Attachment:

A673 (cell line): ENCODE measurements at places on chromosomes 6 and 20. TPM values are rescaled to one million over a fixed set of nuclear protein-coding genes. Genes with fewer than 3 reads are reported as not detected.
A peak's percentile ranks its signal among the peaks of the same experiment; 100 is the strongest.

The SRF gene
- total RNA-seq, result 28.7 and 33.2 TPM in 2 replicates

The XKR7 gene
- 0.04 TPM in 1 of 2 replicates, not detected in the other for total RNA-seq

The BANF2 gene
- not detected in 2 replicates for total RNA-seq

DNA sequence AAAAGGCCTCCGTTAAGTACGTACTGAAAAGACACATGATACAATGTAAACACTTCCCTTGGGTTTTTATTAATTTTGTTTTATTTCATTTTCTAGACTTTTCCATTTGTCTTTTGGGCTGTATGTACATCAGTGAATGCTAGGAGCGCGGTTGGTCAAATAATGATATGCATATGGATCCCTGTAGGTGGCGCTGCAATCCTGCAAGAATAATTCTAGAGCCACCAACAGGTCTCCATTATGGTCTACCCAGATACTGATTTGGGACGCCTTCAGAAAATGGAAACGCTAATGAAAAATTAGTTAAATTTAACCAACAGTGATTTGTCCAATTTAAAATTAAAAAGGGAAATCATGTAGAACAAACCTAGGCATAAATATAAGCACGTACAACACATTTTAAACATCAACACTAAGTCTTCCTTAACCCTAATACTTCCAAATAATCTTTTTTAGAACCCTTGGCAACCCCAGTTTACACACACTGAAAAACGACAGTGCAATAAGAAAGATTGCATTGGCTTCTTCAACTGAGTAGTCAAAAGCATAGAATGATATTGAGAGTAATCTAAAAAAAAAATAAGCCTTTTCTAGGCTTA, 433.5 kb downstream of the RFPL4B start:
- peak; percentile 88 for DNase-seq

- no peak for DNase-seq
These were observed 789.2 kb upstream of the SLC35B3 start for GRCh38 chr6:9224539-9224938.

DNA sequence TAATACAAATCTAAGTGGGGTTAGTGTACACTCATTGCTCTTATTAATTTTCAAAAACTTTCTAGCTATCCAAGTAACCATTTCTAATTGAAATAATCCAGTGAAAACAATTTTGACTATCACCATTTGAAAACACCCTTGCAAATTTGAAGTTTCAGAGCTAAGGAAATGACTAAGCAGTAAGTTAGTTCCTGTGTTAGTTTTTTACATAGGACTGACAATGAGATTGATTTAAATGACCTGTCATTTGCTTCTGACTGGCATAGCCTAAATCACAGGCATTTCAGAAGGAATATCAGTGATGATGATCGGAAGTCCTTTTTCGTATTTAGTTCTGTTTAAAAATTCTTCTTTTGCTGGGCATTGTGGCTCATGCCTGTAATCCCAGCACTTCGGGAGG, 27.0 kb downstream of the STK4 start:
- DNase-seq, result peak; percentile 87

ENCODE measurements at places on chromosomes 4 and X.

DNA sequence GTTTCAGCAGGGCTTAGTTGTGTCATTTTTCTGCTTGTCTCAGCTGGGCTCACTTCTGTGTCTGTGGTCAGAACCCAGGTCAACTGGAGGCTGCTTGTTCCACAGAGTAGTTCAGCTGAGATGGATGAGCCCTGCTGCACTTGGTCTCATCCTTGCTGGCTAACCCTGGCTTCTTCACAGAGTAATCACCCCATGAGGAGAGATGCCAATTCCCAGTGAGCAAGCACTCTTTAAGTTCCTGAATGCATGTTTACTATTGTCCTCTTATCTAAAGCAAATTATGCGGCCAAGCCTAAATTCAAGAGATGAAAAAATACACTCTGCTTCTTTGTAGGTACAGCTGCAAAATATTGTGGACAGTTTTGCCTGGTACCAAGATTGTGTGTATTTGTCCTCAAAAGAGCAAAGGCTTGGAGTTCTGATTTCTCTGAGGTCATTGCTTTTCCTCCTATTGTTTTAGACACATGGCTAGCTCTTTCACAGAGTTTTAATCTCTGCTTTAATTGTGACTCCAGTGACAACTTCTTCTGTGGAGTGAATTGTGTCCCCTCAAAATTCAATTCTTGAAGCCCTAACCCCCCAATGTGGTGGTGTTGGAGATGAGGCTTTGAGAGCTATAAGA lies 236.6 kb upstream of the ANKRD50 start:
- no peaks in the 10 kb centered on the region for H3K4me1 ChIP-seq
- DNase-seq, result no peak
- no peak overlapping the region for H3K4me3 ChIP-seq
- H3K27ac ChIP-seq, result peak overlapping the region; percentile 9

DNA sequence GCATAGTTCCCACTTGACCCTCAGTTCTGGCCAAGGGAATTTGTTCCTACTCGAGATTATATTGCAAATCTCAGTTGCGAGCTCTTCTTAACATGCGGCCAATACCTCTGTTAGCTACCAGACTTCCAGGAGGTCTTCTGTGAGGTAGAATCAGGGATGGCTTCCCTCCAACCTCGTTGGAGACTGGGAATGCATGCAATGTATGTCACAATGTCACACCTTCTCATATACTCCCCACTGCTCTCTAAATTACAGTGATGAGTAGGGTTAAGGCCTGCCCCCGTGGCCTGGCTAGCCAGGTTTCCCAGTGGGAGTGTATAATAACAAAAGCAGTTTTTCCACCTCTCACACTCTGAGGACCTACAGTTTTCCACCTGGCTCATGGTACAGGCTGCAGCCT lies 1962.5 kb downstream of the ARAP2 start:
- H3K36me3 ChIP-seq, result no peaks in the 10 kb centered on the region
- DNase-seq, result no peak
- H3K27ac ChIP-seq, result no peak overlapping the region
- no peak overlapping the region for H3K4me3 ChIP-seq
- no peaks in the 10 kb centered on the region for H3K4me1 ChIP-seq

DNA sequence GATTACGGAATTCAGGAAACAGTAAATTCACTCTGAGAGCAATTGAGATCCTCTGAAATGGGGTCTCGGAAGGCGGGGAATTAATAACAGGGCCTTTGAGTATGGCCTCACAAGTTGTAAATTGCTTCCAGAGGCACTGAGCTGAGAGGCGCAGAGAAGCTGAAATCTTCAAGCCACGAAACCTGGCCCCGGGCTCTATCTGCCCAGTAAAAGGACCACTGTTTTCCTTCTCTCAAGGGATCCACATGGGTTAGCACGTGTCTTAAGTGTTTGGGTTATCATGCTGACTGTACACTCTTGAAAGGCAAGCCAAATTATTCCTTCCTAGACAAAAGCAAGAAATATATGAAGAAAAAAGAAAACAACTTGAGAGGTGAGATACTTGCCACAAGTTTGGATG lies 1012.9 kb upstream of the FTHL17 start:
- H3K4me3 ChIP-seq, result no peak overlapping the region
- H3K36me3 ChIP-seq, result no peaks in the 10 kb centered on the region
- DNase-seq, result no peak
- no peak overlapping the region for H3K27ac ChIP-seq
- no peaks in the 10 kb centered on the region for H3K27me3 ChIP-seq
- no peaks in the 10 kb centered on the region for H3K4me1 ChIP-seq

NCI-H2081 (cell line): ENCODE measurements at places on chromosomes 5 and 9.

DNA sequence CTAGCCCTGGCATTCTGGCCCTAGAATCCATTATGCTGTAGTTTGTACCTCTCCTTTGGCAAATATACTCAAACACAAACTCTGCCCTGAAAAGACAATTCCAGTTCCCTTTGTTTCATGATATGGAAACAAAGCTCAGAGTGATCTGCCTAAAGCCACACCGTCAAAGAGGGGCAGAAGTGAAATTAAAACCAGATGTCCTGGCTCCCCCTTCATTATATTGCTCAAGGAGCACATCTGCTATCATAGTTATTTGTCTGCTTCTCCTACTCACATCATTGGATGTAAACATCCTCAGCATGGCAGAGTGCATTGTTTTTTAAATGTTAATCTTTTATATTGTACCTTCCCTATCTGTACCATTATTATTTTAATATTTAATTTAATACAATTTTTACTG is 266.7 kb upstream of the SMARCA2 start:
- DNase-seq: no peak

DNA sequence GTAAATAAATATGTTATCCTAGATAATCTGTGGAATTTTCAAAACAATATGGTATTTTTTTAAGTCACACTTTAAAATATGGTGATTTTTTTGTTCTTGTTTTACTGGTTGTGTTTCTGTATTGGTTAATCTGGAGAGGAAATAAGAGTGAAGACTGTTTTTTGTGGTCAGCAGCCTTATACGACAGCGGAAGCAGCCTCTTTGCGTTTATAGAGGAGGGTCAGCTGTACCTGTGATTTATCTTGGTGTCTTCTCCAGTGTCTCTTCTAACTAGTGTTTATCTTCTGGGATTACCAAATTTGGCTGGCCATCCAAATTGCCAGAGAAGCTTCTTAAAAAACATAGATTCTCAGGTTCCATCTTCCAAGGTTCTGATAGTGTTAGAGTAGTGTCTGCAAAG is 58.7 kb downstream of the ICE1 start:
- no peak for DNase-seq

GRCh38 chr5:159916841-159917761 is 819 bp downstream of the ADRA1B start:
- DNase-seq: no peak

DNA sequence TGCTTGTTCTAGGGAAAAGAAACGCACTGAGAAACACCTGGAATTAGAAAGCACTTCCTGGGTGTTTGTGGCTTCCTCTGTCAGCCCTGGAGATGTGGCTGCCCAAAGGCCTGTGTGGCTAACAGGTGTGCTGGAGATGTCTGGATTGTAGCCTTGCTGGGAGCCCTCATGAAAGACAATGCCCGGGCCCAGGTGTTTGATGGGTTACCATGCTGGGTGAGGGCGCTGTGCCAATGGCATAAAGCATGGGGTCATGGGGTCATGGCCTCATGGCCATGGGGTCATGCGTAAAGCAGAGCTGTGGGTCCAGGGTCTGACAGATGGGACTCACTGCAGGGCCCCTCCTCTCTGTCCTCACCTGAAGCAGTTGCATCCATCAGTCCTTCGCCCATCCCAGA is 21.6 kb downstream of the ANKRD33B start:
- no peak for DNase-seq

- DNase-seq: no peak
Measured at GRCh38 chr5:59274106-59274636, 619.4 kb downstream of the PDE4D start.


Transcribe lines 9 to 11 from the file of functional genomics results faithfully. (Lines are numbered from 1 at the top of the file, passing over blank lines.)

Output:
DNA sequence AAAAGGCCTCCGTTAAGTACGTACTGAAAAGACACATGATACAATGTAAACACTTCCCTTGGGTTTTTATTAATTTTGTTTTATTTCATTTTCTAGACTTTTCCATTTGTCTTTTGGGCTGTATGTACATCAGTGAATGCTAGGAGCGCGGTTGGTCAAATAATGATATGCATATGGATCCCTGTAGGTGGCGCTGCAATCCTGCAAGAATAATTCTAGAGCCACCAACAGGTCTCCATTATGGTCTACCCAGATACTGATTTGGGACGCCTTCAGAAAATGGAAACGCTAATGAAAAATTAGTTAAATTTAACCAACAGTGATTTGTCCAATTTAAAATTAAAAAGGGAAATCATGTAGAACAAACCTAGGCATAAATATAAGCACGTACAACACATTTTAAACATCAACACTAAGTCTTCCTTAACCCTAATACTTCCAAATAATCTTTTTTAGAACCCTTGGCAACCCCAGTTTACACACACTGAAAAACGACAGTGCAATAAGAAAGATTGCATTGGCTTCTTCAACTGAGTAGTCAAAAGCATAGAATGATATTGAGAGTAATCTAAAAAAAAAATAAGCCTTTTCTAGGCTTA, 433.5 kb downstream of the RFPL4B start:
- peak; percentile 88 for DNase-seq

- no peak for DNase-seq